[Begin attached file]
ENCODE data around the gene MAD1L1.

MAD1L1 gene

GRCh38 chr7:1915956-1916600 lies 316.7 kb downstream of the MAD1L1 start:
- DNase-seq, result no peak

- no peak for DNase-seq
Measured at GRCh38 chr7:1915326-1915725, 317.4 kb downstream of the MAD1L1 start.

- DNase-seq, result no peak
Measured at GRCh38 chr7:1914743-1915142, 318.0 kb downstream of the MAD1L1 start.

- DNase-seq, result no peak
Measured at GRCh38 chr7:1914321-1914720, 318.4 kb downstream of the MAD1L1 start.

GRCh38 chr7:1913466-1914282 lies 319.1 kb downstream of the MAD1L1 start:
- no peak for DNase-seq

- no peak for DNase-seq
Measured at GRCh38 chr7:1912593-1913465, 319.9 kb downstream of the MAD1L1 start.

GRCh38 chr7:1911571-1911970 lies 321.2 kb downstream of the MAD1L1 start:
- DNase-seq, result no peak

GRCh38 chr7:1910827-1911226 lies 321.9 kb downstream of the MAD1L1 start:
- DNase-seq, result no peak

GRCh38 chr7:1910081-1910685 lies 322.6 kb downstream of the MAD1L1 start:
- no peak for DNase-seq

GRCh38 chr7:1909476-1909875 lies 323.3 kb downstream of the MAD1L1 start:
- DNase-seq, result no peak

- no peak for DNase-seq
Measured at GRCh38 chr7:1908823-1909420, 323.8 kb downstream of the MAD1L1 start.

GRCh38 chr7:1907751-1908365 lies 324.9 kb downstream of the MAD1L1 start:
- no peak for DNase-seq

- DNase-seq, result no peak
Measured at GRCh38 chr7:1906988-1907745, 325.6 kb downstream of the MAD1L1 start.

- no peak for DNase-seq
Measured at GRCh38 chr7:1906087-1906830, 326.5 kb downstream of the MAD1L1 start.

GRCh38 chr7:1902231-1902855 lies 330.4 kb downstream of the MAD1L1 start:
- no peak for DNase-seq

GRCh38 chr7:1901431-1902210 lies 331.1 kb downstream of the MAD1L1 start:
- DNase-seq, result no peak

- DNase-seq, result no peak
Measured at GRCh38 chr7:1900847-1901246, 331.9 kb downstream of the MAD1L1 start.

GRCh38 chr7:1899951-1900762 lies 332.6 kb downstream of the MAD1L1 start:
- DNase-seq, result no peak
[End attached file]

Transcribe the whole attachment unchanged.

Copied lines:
ENCODE data around the gene MAD1L1.

MAD1L1 gene

GRCh38 chr7:1915956-1916600 lies 316.7 kb downstream of the MAD1L1 start:
- DNase-seq, result no peak

- no peak for DNase-seq
Measured at GRCh38 chr7:1915326-1915725, 317.4 kb downstream of the MAD1L1 start.

- DNase-seq, result no peak
Measured at GRCh38 chr7:1914743-1915142, 318.0 kb downstream of the MAD1L1 start.

- DNase-seq, result no peak
Measured at GRCh38 chr7:1914321-1914720, 318.4 kb downstream of the MAD1L1 start.

GRCh38 chr7:1913466-1914282 lies 319.1 kb downstream of the MAD1L1 start:
- no peak for DNase-seq

- no peak for DNase-seq
Measured at GRCh38 chr7:1912593-1913465, 319.9 kb downstream of the MAD1L1 start.

GRCh38 chr7:1911571-1911970 lies 321.2 kb downstream of the MAD1L1 start:
- DNase-seq, result no peak

GRCh38 chr7:1910827-1911226 lies 321.9 kb downstream of the MAD1L1 start:
- DNase-seq, result no peak

GRCh38 chr7:1910081-1910685 lies 322.6 kb downstream of the MAD1L1 start:
- no peak for DNase-seq

GRCh38 chr7:1909476-1909875 lies 323.3 kb downstream of the MAD1L1 start:
- DNase-seq, result no peak

- no peak for DNase-seq
Measured at GRCh38 chr7:1908823-1909420, 323.8 kb downstream of the MAD1L1 start.

GRCh38 chr7:1907751-1908365 lies 324.9 kb downstream of the MAD1L1 start:
- no peak for DNase-seq

- DNase-seq, result no peak
Measured at GRCh38 chr7:1906988-1907745, 325.6 kb downstream of the MAD1L1 start.

- no peak for DNase-seq
Measured at GRCh38 chr7:1906087-1906830, 326.5 kb downstream of the MAD1L1 start.

GRCh38 chr7:1902231-1902855 lies 330.4 kb downstream of the MAD1L1 start:
- no peak for DNase-seq

GRCh38 chr7:1901431-1902210 lies 331.1 kb downstream of the MAD1L1 start:
- DNase-seq, result no peak

- DNase-seq, result no peak
Measured at GRCh38 chr7:1900847-1901246, 331.9 kb downstream of the MAD1L1 start.

GRCh38 chr7:1899951-1900762 lies 332.6 kb downstream of the MAD1L1 start:
- DNase-seq, result no peak